Posted on in Divorce

Passive Aggressive Behavior Leads to Divorce IMAGEIt’s not just infidelity that leads people to divorce anymore. In fact, according to research from the National Fatherhood Initiative and reported upon by MSN News, a lack of commitment and relentless arguing were actually the two most common reasons for divorce. Infidelity, long considered the most common reason for divorce, doesn’t seem like as big of a deal in 2013 as it has in the past century. A booming industry surrounds infidelity, with websites such as AshleyMadison.com actually providing a platform for people who want to have an extramarital affair. Perhaps this change in attitude is why less people view their partner being unfaithful as reason enough to split. But the surprising fact, according to the Huffington Post, is that an incredibly common behavior is most at fault for divorces in the U.S.

“In relationships,” reports the Huffington Post, “passive aggressive behaviors are often used to avoid the direct confrontation of short-term conflict, but in the long-term, these dynamics can even be more destructive to marriage than outright aggression.” Assertive communication can actually help save a marriage heading for divorce rather than spur it toward a split. Recognizing what passive aggressive behavior entails is the first step toward curtailing it and healing an otherwise unhealthy relationship.

There are several personality indicators that a person is suffering from extreme passive aggressiveness and recognizing any of them in your partner could help to mitigate a potential split. Typical passive aggressive behavior, according to the Huffington Post, can include (but is not limited to):

Posted on in Family Law

There have been some surprising findings about divorce throughout the last couple of years. One such thing was a Norwegian study that found that couples who share housework are more likely to divorce—a troubling finding in a world where women are only just beginning to play an equal role out of the home. A Swedish study found that there may actually be a gene in women that can predict divorce, as if some women are just predetermined to split, regardless of socioeconomic or family background. And just recently, a report first published by MyDivorcePapers.com, and reported on by the Huffington Post, “couples whose individual weights fall between 101 and 200 pounds are more likely to file for divorce.”  Overweight People Less Likely to Divorce IMAGE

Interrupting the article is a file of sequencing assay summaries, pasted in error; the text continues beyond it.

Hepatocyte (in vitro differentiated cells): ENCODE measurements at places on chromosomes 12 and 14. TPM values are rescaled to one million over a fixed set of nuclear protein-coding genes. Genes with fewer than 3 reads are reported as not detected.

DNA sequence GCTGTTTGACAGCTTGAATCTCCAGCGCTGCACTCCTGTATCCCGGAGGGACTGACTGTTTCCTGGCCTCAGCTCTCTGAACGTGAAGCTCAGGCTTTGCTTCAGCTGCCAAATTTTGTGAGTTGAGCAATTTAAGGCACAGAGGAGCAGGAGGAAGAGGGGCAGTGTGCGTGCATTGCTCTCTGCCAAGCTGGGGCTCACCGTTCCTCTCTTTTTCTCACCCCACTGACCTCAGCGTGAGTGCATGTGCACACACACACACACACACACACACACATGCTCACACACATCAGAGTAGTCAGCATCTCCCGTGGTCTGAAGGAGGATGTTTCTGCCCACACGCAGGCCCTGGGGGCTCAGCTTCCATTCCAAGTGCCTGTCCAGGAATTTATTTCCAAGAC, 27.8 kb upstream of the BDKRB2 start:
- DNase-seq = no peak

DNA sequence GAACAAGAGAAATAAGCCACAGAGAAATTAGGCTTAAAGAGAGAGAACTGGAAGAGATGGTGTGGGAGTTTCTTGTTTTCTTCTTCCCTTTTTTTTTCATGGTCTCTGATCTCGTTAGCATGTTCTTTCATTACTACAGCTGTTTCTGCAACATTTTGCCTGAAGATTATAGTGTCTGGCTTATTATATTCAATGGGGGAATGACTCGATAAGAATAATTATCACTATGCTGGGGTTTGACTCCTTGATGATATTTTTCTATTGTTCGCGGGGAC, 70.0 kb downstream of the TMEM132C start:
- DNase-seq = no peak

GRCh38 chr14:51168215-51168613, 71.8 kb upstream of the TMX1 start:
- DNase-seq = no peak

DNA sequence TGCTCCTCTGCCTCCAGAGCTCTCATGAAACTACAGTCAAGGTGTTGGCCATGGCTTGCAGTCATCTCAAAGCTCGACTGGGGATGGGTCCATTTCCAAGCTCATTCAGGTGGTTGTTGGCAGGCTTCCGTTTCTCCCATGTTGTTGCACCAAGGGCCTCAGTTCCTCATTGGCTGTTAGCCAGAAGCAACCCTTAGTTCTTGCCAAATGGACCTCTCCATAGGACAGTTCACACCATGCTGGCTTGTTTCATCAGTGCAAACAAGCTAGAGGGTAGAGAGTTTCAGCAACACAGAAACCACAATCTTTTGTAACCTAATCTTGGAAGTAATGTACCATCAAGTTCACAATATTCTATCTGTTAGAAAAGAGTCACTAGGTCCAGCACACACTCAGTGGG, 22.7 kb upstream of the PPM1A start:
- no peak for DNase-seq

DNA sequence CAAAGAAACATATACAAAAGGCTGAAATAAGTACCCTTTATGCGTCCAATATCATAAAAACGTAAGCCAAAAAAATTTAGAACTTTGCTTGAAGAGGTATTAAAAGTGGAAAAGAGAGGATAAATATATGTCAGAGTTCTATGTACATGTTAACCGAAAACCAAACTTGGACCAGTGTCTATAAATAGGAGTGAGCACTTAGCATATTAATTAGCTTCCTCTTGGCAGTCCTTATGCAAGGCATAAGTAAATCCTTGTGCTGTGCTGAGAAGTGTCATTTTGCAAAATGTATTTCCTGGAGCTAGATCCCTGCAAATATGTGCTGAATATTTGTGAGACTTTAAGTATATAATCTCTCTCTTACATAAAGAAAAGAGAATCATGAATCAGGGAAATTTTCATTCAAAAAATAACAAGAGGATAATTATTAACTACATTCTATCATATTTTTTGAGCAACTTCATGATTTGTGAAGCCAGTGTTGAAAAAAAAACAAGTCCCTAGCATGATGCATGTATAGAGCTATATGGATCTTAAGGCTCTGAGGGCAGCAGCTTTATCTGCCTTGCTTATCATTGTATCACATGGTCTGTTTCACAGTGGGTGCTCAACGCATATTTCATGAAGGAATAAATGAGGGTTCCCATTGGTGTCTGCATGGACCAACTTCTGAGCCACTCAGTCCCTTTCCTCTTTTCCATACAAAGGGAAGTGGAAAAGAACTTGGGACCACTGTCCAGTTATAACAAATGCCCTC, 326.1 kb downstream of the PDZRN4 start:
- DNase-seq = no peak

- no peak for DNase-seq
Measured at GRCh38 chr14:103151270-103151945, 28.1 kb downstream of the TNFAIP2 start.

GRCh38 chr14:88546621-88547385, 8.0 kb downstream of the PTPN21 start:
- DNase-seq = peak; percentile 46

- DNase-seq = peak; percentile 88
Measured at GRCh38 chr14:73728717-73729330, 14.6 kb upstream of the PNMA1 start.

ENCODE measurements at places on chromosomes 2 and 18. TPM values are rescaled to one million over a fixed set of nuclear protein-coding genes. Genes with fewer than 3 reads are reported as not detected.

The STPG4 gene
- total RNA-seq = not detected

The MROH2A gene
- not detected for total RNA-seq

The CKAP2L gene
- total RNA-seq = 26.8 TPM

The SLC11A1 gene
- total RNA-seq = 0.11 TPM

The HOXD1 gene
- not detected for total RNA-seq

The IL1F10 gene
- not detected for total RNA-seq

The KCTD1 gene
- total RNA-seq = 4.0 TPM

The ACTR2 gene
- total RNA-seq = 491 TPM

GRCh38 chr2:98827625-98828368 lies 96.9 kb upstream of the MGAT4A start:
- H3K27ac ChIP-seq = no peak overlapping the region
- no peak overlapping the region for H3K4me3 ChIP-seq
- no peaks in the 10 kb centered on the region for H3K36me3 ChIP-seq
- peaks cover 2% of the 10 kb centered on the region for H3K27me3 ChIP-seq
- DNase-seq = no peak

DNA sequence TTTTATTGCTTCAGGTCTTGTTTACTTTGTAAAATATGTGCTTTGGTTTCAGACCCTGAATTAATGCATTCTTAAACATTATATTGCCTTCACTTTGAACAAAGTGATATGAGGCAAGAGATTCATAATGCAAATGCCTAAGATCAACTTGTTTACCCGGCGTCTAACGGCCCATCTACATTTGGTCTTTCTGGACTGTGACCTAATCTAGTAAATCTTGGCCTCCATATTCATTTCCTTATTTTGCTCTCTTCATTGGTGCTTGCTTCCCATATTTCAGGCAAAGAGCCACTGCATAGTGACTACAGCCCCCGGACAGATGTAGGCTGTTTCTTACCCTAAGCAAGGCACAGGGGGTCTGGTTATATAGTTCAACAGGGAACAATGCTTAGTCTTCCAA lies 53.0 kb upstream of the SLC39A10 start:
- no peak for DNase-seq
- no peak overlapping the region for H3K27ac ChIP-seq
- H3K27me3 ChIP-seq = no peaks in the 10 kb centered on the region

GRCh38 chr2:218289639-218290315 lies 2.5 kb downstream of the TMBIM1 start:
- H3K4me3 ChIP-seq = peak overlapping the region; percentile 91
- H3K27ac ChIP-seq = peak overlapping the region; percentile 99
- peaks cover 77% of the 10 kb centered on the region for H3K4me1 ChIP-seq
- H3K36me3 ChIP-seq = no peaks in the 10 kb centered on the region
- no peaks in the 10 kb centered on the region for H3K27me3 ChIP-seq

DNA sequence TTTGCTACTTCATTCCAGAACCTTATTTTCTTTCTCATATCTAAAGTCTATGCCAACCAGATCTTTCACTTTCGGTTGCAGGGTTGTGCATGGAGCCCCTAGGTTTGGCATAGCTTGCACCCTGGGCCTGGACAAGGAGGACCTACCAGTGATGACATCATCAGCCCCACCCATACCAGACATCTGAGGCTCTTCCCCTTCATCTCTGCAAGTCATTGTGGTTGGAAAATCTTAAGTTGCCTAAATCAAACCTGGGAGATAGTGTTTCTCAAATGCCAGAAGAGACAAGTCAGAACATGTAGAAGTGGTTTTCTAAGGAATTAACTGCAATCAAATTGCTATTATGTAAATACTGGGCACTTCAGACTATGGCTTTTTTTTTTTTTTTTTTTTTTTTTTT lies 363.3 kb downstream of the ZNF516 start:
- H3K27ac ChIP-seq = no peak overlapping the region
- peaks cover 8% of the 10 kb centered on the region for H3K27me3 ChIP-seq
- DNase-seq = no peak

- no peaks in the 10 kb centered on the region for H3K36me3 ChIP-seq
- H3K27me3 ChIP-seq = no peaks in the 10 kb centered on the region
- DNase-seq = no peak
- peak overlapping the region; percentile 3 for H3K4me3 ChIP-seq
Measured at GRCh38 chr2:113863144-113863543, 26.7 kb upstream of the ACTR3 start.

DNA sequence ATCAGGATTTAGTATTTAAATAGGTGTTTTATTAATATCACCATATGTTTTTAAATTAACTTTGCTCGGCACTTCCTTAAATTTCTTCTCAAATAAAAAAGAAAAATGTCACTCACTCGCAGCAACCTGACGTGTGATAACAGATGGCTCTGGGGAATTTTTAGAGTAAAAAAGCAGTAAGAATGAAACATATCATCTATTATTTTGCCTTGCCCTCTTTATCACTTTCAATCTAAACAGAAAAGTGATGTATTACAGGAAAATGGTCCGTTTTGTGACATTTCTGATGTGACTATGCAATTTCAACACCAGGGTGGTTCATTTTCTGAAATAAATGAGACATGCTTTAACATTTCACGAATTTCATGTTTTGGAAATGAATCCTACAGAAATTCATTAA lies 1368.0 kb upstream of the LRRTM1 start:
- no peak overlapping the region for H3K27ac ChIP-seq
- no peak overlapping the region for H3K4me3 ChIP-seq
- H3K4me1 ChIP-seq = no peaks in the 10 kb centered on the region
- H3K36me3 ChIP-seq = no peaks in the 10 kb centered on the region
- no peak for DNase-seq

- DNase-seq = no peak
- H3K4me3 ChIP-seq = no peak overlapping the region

The study was conducted by examining 2,708 divorce cases. More than three-quarters of the divorces (76 percent) involved individuals who weighed between 100 and 200 pounds. “In contrast, approximately 18 percent of cases involved couples in which a partner weighed between 201 to 250 pounds, and 5 percent involved couples in which a partner weighed more than 250 pounds.” The fact that overweight couples may file less for divorce wasn’t included, meaning that the study is not an indicator that overweight couples are more prone to marital happiness—it could only mean that they’re less likely to split in the event of it. It’s also important to note, states the Huffington Post that, “height was not included in the data analysis, and therefore some of the individuals in the 101 to 200 pound range may actually be considered overweight as well.”

According to an article published earlier this year in New York magazine and later speculated upon by the Huffington Post, weight gain may not just be a reason to stay in a marriage, but a reason that a person gets served divorce papers. The Huffington Post asks “Is divorcing your spouse because he or she put on some extra pounds going too far?” For many readers, the answer was no.